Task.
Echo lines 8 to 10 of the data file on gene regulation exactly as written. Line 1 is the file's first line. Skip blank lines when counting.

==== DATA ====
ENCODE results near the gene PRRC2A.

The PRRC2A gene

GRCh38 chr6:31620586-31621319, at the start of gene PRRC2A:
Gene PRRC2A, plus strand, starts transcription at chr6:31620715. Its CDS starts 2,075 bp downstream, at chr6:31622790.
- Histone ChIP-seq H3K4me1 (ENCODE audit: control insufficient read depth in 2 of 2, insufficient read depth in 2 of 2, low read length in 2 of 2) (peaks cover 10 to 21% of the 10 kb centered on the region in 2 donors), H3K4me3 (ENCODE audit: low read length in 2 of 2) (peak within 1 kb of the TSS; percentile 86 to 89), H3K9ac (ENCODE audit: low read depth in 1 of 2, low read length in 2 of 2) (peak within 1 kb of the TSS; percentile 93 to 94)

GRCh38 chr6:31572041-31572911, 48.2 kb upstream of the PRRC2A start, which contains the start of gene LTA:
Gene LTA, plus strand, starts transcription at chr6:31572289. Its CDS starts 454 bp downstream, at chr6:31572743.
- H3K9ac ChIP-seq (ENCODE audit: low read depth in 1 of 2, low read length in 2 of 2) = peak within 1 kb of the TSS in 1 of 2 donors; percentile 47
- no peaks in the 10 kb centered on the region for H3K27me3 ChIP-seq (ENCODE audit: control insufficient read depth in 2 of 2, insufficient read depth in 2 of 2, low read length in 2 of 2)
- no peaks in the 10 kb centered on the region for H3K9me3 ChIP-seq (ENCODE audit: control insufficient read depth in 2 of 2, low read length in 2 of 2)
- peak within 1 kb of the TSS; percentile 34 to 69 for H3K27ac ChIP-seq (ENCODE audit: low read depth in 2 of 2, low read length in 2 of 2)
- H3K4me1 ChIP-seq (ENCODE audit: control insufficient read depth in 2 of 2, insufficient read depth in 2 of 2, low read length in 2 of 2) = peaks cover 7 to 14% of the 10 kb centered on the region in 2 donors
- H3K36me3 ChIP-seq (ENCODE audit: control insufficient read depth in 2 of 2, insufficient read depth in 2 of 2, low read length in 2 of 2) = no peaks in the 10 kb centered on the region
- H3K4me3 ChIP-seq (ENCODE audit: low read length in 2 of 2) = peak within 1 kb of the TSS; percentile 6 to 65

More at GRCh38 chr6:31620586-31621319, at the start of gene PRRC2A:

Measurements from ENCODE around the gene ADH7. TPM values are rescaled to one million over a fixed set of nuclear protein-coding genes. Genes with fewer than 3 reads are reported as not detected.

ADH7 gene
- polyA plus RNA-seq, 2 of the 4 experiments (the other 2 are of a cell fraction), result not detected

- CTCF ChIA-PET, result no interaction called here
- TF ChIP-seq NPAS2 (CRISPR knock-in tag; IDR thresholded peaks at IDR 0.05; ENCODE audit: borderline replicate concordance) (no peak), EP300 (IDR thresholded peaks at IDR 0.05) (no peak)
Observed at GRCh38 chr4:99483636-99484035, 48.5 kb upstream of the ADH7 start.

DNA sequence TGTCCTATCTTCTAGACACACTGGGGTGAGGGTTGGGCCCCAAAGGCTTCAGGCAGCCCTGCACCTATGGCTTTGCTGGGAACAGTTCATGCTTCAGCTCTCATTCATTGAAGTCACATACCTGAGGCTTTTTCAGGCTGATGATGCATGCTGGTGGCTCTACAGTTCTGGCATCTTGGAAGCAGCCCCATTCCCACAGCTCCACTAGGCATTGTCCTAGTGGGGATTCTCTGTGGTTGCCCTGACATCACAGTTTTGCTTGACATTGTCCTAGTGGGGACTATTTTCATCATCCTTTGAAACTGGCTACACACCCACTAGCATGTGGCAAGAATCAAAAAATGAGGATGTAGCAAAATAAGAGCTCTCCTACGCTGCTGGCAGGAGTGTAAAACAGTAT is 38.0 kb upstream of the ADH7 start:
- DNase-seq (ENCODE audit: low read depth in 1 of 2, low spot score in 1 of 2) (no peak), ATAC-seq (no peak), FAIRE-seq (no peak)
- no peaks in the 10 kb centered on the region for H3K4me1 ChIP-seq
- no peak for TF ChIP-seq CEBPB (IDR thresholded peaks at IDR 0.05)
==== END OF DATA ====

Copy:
- H3K9ac ChIP-seq (ENCODE audit: low read depth in 1 of 2, low read length in 2 of 2) = peak within 1 kb of the TSS in 1 of 2 donors; percentile 47
- no peaks in the 10 kb centered on the region for H3K27me3 ChIP-seq (ENCODE audit: control insufficient read depth in 2 of 2, insufficient read depth in 2 of 2, low read length in 2 of 2)
- no peaks in the 10 kb centered on the region for H3K9me3 ChIP-seq (ENCODE audit: control insufficient read depth in 2 of 2, low read length in 2 of 2)